- Rick Perry had a meltdown. His train of thought derailed multiple times and he was slurring his words slightly.
- Mitt Romney’s hair was jauntily tousled and he probably gets a boost from this.
- Herman Cain proved he’s not a misogynist by referring to Rep. Nancy Pelosi as “Princess Nancy” and gave Jim Cramer a stroke by referencing 9-9-9 when Cramer said specifically not to at all.
- Michele Bachmann insulted poor people by saying they could pay taxes by buying “two less Happy Meals.”
- Ron Paul suggested students pay for college like they pay for cell phones and that getting rid of student loans will make the price go down. He alternated between Grandpa Simpson and soothsayer.
- Rick Santorum was lost because he couldn’t talk about abortions and gay people killing America.
- Newt Gingrich got his ass handed to him by moderators for claiming “media is not reporting accurately how the economy works.” At a CNBC debate.
- Jon Huntsman was the grown-up in the room, reminding everyone Americans watching this debate are hurting. They’re losing their jobs, their houses, and there’s no simple solution. He had ideas versus talking points. So he’s going to sink further than 1% in the polls.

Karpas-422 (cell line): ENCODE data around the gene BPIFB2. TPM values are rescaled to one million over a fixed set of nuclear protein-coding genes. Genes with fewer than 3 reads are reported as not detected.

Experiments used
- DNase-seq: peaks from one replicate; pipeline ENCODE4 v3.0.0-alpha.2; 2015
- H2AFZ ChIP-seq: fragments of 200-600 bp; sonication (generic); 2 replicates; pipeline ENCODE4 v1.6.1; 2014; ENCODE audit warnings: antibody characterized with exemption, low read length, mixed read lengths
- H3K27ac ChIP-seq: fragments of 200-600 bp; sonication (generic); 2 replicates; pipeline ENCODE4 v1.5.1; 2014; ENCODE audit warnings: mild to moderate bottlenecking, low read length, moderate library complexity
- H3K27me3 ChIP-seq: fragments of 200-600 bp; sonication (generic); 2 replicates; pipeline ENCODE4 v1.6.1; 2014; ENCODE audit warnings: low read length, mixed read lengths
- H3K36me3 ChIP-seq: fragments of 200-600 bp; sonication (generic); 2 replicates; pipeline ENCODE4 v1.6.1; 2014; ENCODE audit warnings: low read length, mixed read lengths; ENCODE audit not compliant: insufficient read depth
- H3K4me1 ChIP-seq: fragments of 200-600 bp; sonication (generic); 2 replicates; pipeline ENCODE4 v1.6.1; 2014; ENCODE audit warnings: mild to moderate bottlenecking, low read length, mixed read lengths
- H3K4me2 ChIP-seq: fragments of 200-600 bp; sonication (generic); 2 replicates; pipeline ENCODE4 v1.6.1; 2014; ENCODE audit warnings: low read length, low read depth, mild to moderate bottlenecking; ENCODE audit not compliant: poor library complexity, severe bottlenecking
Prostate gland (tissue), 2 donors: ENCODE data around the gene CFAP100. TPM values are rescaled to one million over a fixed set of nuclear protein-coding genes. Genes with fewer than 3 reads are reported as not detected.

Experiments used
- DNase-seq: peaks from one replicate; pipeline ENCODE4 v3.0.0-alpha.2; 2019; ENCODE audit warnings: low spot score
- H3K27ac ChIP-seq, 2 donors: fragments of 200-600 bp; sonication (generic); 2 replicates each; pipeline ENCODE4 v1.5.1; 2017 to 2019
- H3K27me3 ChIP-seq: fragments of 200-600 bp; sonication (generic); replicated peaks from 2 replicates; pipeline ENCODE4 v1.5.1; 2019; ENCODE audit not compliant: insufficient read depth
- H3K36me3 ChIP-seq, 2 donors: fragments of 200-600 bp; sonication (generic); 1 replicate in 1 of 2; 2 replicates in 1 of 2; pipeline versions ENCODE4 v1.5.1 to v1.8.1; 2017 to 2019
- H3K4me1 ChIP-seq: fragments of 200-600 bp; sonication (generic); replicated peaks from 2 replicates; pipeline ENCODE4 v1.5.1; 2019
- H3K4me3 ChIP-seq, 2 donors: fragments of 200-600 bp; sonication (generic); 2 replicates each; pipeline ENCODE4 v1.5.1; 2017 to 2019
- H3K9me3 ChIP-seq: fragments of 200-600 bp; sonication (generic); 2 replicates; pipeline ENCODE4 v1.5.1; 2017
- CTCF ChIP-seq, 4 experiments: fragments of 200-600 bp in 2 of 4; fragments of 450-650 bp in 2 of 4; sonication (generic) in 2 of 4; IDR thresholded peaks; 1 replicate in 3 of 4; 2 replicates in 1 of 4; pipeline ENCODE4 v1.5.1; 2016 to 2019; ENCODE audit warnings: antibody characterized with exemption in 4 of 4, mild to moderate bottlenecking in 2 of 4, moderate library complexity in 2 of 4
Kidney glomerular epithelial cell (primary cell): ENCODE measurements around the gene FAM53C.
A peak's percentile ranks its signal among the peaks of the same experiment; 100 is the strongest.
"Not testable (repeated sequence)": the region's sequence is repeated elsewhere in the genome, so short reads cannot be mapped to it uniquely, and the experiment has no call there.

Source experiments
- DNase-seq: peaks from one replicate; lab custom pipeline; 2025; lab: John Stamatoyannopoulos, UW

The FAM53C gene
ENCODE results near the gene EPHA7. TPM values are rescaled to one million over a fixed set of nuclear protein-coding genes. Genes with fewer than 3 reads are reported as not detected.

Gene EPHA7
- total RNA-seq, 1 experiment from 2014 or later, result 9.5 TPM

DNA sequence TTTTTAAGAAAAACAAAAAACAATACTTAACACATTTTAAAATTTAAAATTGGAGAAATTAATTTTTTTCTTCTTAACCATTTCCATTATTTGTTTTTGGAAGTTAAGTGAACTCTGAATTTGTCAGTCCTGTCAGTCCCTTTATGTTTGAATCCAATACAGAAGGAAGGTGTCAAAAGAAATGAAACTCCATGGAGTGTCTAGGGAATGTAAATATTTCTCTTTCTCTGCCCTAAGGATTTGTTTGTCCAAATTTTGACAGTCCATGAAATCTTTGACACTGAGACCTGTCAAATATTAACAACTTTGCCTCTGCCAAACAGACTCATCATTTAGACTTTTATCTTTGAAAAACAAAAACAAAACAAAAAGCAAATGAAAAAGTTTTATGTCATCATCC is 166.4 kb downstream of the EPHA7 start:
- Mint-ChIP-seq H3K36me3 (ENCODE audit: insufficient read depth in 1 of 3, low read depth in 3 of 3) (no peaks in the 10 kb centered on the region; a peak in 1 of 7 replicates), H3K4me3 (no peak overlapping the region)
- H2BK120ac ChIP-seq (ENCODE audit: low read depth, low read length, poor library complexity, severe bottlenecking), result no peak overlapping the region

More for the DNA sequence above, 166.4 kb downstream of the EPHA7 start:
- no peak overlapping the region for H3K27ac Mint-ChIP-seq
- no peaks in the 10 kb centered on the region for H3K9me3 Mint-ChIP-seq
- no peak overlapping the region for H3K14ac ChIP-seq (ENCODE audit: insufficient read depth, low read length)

Accurate. Read that last bullet point and think about what it means for the GOP for a moment.
[W]hen it comes to breaking with Republican orthodoxy, Christie’s record would pose enormous problems for party voters. We’re talking about a potential candidate who has supported gun control laws, believes in climate science, and doesn’t think it’s illegal to be an undocumented immigrant. Christie balked when invited to file suit against the Affordable Care Act, he doesn’t hate Muslims, and he endorsed a deficit-reduction plan that raises some taxes.
Christie’s cheerleaders think his “style” will render all of these positions irrelevant. Rudy Giuliani thought the same thing four years ago.
This is, of course, the underlying flaw in the incessant search in Republican circles for saviors. Activists and donors aren’t satisfied with the current field, so they search for a white knight to rescue them. Then the party gets a closer look at the knight, notices imperfections, and looks for another.
Unfortunately, in the prolonged adolescence of many House Republicans, the actual real-life economic consequences of a government default on millions of American families doesn’t seem to be of much concern. You can imagine them sitting in caucus meetings these days getting themselves all worked into a lather — “We’re really going to do this, right?” “Yup, we’re really going to do this!” — like frat boys prodding each other into a stunt of incredible stupidity, with no one willing to play the role of grownup and spoil the fun by pointing out the foolishness.